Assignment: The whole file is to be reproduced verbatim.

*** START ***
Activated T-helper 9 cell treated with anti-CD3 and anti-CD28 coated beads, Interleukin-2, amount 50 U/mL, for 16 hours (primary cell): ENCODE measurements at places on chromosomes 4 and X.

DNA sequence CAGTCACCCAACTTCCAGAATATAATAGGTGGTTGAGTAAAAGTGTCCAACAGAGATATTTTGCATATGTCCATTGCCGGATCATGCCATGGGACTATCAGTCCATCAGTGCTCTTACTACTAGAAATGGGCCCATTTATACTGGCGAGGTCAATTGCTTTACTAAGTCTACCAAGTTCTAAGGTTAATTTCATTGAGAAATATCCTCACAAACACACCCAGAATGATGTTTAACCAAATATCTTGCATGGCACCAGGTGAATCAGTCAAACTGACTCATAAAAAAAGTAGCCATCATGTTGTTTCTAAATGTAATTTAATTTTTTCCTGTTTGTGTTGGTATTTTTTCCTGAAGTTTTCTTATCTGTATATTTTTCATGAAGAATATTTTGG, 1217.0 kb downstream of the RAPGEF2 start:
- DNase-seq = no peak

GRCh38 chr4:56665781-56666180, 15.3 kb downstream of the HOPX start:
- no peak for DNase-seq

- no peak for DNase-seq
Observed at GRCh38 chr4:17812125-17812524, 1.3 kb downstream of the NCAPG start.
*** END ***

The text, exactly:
Activated T-helper 9 cell treated with anti-CD3 and anti-CD28 coated beads, Interleukin-2, amount 50 U/mL, for 16 hours (primary cell): ENCODE measurements at places on chromosomes 4 and X.

DNA sequence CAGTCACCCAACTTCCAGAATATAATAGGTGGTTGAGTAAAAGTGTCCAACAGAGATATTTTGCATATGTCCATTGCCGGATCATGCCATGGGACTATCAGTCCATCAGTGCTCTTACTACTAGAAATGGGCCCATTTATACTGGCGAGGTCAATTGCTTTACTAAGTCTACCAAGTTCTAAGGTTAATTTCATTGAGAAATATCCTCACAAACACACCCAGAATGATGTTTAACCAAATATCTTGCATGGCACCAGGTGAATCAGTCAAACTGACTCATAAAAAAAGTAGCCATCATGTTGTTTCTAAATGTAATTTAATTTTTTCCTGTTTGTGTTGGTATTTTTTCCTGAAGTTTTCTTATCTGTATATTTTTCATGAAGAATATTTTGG, 1217.0 kb downstream of the RAPGEF2 start:
- DNase-seq = no peak

GRCh38 chr4:56665781-56666180, 15.3 kb downstream of the HOPX start:
- no peak for DNase-seq

- no peak for DNase-seq
Observed at GRCh38 chr4:17812125-17812524, 1.3 kb downstream of the NCAPG start.